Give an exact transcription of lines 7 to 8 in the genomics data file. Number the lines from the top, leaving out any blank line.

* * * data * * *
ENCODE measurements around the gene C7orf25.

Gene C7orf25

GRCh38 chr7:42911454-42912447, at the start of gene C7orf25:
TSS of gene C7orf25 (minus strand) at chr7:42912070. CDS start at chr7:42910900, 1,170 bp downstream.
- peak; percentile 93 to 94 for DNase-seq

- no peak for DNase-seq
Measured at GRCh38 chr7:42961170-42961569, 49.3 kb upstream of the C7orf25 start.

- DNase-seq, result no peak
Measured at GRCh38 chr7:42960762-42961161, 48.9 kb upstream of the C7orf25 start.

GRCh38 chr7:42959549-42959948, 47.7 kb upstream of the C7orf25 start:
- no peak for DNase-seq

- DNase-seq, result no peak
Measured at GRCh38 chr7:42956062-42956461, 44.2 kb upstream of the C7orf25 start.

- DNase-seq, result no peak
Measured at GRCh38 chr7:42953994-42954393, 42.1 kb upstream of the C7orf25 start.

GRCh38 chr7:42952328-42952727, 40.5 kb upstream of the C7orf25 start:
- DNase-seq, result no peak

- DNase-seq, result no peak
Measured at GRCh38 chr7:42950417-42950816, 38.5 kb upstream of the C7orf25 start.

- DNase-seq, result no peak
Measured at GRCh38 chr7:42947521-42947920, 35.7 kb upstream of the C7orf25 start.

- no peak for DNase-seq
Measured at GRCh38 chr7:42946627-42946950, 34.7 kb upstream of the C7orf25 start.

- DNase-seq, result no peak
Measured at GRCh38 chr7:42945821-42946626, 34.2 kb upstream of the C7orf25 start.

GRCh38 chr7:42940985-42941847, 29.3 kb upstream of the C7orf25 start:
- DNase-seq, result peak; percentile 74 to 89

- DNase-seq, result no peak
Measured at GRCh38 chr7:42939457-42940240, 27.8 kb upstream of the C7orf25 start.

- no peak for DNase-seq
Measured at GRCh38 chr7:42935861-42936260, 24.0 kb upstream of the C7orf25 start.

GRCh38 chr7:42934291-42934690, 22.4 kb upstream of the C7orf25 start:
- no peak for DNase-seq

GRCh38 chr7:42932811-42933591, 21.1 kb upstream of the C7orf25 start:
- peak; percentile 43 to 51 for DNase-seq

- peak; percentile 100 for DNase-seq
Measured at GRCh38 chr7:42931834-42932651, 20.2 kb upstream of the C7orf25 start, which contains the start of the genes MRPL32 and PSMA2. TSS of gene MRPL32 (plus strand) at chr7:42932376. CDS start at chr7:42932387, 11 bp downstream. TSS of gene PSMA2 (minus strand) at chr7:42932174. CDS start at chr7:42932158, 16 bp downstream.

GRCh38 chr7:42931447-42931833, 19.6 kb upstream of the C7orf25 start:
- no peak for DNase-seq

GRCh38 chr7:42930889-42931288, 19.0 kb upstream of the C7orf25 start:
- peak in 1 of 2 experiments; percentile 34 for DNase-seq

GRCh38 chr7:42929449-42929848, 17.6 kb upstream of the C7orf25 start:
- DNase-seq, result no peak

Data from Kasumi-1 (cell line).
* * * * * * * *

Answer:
Measured at GRCh38 chr7:42961170-42961569, 49.3 kb upstream of the C7orf25 start.

- DNase-seq, result no peak